What Denominations are Tolerant of Evolution yet Conservative?


(Jay Johnson) #91

No, Hugh Ross isn’t excluded, any more than you are. Whether people agree or disagree is their choice, not an act of inclusion or exclusion on the part of BioLogos.

You just seem bound and determined to question the character and beliefs of everyone associated with the organization, despite your occasional protest to the contrary. BioLogos affirms all the historic creeds of the Christian church. Is that not orthodox enough for you, or is there a further test that we must all pass to meet this inquisition?


#92

I’m very sorry if I’m coming off that way, it’s really not my intention. There are some things that BioLogos has done that I think are really good, and in some places they really have helped me. I’m sorry if Im sounding really negative. John Walton’s Old Testament work has been a real help for me. I really do apologize for coming off that way.

That said, I don’t think that I was factually wrong in what I said. There does seem to be a higher standard for scientific orthodoxy than historic Christian orthodoxy. That’s not something I necessarily have a problem with, but I think it’s true. I’m sorry to come off as hostile if I do.


(Mervin Bitikofer) #93

As you note in the same post, there are atheists (of various kinds from agnostic to more confident) who participate in good standing in this forum.

George.

agnosticism? --we’re pretty seeker friendly, and will strive to be a beacon on a hill.

atheism? – we’re pretty seeker friendly, and will strive to be a beacon on a hill.

militantly atheistic? --are usually welcomed for good arguments [and great science!] … ‘beacon bit’ still applies.

YEC? – welcome, kindred in Christ – we’ll gently (or not) try to set you straight.

Old Earth? – glad you saw the light there at least. have a seat in the shade over here.

Irreducible complexity? --GET BEHIND ME, SATAN!

Okay – that might have been [was] a bit tongue-in-cheek and even though it should go without saying, none of us (moderators or not) speak for Biologos. Seriously, people can always visit the “what we believe” pages if they really want the true flavor of “biologos orthodoxy”.
[with edits]


#94

Yeah, but I was talking about the people who become official parts of the staff and write articles (I.E. Could George or T_Aquaticus become president of Biologos if they wanted to?). I explicitly stated that it makes absolutely no sense to put restrictions on the forum. As far as I know, we don’t have any atheists among those. And just to be clear, I think that I myself would probably be too unorthodox for that.

I mean religiously unorthodox. The limits for scientifically “unorthodox” are very clear.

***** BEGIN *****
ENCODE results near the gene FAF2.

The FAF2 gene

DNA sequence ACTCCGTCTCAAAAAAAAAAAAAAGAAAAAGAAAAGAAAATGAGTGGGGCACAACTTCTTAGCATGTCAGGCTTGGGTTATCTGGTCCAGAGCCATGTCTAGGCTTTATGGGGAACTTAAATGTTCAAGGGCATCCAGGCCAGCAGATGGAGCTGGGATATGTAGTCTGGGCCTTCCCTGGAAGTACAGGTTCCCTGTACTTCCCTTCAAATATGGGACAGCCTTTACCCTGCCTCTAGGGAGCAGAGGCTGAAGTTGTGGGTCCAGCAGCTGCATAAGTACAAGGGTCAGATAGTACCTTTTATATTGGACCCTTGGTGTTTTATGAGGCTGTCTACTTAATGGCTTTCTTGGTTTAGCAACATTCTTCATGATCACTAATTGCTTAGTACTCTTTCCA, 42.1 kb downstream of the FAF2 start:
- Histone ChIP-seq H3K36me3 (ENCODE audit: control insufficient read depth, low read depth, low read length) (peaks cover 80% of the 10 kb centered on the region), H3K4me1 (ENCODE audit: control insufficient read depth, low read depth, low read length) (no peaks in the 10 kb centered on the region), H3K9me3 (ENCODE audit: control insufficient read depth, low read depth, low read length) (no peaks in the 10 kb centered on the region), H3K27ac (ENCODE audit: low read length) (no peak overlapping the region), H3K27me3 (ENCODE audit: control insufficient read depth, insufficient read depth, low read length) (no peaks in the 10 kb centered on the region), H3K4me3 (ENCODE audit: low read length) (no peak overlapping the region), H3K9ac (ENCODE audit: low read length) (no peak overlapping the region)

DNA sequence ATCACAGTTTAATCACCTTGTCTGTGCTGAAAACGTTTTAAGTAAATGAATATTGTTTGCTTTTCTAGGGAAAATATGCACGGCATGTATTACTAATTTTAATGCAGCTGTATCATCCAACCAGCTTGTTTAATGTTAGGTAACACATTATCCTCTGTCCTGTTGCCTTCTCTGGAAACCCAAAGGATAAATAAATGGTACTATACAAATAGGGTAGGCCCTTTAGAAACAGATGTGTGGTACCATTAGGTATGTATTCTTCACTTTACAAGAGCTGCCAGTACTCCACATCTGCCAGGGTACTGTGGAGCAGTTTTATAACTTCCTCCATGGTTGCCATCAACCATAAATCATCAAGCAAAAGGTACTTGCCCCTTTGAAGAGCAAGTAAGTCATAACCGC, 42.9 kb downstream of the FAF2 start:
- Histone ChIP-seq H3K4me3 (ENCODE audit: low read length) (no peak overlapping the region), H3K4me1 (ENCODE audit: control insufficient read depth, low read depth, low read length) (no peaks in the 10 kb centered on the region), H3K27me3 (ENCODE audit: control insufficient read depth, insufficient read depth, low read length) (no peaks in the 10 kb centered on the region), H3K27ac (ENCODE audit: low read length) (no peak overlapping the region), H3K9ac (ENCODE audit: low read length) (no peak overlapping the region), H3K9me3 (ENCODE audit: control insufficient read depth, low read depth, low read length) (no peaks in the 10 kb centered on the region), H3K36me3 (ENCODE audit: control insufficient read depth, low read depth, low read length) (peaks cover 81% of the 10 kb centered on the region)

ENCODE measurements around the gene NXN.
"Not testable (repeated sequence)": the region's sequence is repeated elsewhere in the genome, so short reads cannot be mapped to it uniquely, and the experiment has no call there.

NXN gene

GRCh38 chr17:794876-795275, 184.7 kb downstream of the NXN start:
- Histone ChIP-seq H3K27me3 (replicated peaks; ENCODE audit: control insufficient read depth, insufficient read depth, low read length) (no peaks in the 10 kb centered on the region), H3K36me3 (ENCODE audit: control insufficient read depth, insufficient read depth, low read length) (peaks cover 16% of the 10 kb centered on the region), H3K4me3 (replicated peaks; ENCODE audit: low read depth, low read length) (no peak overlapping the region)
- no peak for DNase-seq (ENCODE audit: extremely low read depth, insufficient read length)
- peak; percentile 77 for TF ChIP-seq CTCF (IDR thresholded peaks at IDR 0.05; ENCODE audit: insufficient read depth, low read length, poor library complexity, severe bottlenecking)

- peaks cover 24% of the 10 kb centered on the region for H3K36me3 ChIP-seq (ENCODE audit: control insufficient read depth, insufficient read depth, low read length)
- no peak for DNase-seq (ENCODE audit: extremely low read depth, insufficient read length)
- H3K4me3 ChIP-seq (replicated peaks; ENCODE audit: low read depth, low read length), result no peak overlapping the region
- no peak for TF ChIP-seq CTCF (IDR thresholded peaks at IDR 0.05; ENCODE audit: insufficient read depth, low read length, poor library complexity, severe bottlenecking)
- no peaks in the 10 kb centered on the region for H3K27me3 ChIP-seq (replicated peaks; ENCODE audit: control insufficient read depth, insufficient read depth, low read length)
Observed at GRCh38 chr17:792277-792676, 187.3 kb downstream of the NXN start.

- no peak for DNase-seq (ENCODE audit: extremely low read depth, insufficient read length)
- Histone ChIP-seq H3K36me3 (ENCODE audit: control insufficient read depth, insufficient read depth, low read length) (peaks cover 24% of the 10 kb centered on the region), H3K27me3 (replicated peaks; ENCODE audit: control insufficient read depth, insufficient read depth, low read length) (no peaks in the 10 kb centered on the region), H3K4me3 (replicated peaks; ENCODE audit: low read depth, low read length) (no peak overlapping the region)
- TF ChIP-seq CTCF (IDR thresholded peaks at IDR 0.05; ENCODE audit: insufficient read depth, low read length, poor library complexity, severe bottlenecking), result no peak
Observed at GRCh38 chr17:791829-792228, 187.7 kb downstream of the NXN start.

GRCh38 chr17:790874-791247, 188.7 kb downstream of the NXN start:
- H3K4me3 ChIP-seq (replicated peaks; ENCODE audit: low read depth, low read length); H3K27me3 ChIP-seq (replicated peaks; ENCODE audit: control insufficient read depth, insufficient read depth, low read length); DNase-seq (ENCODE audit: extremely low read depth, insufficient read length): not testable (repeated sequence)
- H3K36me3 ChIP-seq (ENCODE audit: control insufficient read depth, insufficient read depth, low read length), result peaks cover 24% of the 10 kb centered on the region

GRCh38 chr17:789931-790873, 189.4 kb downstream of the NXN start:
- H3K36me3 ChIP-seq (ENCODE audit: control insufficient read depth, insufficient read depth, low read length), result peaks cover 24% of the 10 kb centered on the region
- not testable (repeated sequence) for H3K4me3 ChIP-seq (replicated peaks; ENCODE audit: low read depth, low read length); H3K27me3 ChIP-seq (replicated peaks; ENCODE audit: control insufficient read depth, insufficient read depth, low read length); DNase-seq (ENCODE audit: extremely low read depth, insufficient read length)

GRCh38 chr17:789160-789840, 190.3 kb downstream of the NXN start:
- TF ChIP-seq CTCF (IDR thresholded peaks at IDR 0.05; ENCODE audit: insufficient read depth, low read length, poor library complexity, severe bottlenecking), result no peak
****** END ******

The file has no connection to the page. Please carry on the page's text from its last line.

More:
(Mervin Bitikofer) #95

Yeah – sorry. I was just having a bit of fun with how that plays out “forum-side”. Regarding who gets invited in to write articles and such … that’s probably going to be a smaller circle, obviously. I’ll leave any others to say more about that.


#96

No problem, I just wanted to make sure my message was clear. Also, I’m not stating that Biologos definetly should make these restrictions, the Faraday Institute for instance, has already invited many atheists to give talks and I really enjoy them. I’m just saying that it is a fair point to discuss.


(Randy) #97

@HmanTheChicken, you are doing well. However I agree with your earlier suggestion that reading more would help. Reading Enns’ Evolution of Adam really does help understand his extensive Ancient Near East knowledge better. It also explains his understanding of Paul’s take on the atonement…it was an “aha”
moment for me and really helped me comprehend the OT background in the Jewish Roman context better. Counterpoints is still in my opinion the most efficient way of learning both biblical and scientific contrasting opinions. Denis Lamoureux has an incredibly helpful free online course at Coursera. I was amazed at how much I learned once I was able to contrast viewpoints. I also look forward to the book between RTB and Biologos sometime soon. Thanks. For your genuine concern for salvation and the lost…restoring relationship with God.


(Darek Barefoot) #99

Acknowledging the evidence for evolution does not entail denying the virgin conception of Jesus or his resurrection. If the reasons for believing in those miracles had plausible, naturalistic explanations, then Christian belief would be in trouble. I don’t think they do.

However, I have to take issue with your statements about geocentrism. Do you mean to say that before humans orbited the earth, the clear statements of the Bible about the earth being immovable were to be trusted as inerrant? That it would have been admirable for believers to dismiss a wide range of empirical clues in favor of heliocentrism up until space travel and photographs from the moon?

And do those photographs and the experiences of astronauts constitute direct observation of heliocentrism? You might visit http://www.fixedearth.com/ and http://geocentricity.com/bibastron/index.html for a different perspective. Fundamentalists will be happy to tell you that neither man’s sinfully flawed reason nor his ability to interpret his experience are to be trusted outside of the simple statements of Scripture, taken plainly, the way a 12-year-old child would understand them.

As for observation of past events, I cannot observe Mt. Vesuvius erupting in AD 79. I can be relatively certain that it did because an abundance of evidence points in that direction. Just as with evolution.


(Chris Falter) #100

Enns disagrees with you quite firmly on this point. He had written a very good scholarly book called Inspiration and Incarnation that explains why. I don’t agree with Enns 100%, but his book makes many good points and is worth the read.


(Randy) #101

Yes. He has helped me a lot with understanding this, as well. In fact, the Gospel makes even more sense with this book (along with Evolution of Adam) to me.